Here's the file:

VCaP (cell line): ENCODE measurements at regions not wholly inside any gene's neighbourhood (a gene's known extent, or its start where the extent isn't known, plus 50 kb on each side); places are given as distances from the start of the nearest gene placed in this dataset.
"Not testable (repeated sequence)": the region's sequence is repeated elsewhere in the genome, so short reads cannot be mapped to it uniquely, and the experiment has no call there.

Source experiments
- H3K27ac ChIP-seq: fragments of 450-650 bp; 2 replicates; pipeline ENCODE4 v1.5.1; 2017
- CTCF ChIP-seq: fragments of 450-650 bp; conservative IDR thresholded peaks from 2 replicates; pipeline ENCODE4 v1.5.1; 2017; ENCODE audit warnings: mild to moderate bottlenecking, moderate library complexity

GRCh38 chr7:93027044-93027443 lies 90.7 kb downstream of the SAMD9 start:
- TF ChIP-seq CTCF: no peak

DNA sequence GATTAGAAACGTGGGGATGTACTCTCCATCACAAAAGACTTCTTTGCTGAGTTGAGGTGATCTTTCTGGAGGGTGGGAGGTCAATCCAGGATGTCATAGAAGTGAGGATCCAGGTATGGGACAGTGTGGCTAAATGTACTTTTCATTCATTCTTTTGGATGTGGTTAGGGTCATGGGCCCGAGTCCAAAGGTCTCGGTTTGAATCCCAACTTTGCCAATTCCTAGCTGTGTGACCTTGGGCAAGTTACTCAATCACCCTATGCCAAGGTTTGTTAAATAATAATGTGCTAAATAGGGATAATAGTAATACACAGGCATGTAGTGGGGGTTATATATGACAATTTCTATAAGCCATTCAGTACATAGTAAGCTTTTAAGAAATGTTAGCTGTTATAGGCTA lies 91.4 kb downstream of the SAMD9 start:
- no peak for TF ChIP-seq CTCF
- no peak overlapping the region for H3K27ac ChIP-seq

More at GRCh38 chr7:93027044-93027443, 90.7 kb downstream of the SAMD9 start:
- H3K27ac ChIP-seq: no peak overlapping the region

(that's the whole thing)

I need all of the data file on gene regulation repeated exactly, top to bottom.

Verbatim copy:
VCaP (cell line): ENCODE measurements at regions not wholly inside any gene's neighbourhood (a gene's known extent, or its start where the extent isn't known, plus 50 kb on each side); places are given as distances from the start of the nearest gene placed in this dataset.
"Not testable (repeated sequence)": the region's sequence is repeated elsewhere in the genome, so short reads cannot be mapped to it uniquely, and the experiment has no call there.

Source experiments
- H3K27ac ChIP-seq: fragments of 450-650 bp; 2 replicates; pipeline ENCODE4 v1.5.1; 2017
- CTCF ChIP-seq: fragments of 450-650 bp; conservative IDR thresholded peaks from 2 replicates; pipeline ENCODE4 v1.5.1; 2017; ENCODE audit warnings: mild to moderate bottlenecking, moderate library complexity

GRCh38 chr7:93027044-93027443 lies 90.7 kb downstream of the SAMD9 start:
- TF ChIP-seq CTCF: no peak

DNA sequence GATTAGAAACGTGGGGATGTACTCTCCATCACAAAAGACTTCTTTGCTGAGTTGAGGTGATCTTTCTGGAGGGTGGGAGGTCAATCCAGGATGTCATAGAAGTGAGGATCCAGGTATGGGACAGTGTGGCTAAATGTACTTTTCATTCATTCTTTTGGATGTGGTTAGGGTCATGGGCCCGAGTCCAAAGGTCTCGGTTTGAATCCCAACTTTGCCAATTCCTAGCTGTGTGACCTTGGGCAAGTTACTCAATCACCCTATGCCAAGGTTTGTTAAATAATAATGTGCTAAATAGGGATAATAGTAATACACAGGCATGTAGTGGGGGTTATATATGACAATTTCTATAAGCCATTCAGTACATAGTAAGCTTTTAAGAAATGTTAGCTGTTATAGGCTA lies 91.4 kb downstream of the SAMD9 start:
- no peak for TF ChIP-seq CTCF
- no peak overlapping the region for H3K27ac ChIP-seq

More at GRCh38 chr7:93027044-93027443, 90.7 kb downstream of the SAMD9 start:
- H3K27ac ChIP-seq: no peak overlapping the region